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May 24th, 2017, 01:48 PM  #1 
Member Joined: Apr 2017 From: PA Posts: 45 Thanks: 0  expected value
On September 26, 1980, the New York Times reported that a mysterious stranger strode into a Las Vegas casino, placed a single bet of 777,000 dollars on the “don’t pass” line at the crap table, and walked away with more than 1.5 million dollars. In the “don’t pass” bet, the bettor is essentially betting with the house. An exception occurs if the roller rolls a 12 on the first roll. In this case, the roller loses and the “don’t pass” better just gets back the money bet instead of winning. Show that the “don’t pass” bettor has a more favorable bet than the roller.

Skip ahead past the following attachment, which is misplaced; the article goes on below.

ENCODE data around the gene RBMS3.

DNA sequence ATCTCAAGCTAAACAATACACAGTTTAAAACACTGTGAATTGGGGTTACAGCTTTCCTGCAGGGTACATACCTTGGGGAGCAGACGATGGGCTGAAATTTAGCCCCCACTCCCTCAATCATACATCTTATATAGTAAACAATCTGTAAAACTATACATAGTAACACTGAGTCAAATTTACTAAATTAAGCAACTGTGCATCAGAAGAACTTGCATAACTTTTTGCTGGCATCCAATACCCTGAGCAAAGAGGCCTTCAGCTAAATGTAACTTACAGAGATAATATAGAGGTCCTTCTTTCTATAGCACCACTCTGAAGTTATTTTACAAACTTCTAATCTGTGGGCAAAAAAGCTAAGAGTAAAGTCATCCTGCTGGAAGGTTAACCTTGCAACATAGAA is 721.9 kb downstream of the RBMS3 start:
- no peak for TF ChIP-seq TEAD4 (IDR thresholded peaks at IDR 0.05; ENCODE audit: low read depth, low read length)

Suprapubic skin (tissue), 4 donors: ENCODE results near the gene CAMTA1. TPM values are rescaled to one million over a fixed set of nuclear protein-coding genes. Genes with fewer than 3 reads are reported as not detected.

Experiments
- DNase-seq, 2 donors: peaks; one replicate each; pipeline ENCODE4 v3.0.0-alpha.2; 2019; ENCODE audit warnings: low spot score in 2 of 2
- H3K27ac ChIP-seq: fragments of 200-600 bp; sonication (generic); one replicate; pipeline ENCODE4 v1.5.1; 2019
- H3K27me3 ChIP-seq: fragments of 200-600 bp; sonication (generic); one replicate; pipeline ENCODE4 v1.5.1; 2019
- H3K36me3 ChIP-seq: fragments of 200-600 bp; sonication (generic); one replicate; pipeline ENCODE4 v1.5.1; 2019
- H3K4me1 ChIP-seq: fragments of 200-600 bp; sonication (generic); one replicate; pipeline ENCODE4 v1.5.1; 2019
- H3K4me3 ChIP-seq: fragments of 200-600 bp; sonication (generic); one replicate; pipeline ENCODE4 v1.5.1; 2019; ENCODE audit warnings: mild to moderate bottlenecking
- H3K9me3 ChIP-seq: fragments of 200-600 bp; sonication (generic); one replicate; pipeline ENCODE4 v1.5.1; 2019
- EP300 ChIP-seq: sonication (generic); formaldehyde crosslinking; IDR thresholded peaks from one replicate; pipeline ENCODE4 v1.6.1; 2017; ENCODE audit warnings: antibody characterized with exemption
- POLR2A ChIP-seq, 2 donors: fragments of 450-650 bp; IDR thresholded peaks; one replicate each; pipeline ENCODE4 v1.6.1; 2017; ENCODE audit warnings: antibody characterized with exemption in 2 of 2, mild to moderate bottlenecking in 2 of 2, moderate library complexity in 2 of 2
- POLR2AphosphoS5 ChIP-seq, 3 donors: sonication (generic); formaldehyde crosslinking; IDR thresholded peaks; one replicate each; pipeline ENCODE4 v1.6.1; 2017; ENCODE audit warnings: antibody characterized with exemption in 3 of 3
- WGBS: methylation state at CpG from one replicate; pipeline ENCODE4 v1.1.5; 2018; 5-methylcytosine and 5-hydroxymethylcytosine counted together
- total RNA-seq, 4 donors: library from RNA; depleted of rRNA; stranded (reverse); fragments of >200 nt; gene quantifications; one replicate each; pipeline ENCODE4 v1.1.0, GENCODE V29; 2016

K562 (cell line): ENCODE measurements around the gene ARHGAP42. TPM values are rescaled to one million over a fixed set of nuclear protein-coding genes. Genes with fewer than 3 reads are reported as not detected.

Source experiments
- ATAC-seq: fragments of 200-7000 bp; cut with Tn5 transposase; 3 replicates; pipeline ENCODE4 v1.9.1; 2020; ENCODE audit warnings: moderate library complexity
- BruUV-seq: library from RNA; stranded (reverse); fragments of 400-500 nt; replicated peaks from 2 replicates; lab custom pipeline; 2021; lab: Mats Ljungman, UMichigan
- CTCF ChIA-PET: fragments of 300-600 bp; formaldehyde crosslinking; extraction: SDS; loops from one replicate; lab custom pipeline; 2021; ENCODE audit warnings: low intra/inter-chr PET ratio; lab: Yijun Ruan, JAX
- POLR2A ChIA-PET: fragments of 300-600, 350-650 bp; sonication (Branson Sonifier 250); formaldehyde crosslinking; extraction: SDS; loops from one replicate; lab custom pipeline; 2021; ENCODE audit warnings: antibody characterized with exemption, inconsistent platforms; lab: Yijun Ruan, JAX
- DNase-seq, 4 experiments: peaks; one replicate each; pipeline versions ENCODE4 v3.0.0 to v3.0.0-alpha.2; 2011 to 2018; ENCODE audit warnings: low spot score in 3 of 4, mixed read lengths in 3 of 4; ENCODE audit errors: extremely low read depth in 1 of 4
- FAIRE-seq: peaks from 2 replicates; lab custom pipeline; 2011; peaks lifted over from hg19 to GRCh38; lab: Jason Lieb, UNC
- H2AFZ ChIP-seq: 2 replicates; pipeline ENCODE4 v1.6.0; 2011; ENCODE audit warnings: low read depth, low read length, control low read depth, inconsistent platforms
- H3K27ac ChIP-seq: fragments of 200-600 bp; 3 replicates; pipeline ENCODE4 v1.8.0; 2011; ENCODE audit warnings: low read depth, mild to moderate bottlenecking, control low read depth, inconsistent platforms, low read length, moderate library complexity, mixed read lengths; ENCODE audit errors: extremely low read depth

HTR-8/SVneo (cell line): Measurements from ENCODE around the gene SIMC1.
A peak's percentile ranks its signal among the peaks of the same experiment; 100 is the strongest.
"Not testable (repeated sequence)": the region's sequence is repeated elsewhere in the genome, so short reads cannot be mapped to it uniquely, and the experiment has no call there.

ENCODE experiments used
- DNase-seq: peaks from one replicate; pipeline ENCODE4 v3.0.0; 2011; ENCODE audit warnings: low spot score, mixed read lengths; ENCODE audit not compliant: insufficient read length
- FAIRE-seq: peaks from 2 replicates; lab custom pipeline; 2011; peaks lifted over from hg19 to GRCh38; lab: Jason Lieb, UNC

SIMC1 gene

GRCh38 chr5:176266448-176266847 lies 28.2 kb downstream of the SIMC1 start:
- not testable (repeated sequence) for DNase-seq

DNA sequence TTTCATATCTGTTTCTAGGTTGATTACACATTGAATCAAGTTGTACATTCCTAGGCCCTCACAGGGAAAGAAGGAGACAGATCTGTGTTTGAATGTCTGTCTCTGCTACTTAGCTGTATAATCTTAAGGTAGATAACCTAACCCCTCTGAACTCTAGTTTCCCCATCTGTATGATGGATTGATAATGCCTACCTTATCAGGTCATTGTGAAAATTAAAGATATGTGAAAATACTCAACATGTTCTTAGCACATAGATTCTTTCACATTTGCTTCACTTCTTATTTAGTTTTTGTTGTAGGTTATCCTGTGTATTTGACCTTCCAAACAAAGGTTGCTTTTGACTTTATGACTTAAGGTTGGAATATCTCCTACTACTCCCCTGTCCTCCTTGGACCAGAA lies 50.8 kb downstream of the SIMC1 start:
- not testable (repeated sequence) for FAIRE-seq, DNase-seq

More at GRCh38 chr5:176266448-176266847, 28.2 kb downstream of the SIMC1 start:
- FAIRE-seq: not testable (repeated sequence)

June 21st, 2017, 03:30 AM  #2 
Math Team Joined: Jan 2015 From: Alabama Posts: 3,163 Thanks: 867 
For those of us unfamiliar with "craps", what does "betting with the house" mean? And why did you title this "expected value" when you are actually asking for a probability? This problem has nothing to do with "expected value". 
June 22nd, 2017, 03:25 AM  #3 
Global Moderator Joined: Dec 2006 Posts: 18,959 Thanks: 1604 
A more favorable bet is one that has a higher expected return.


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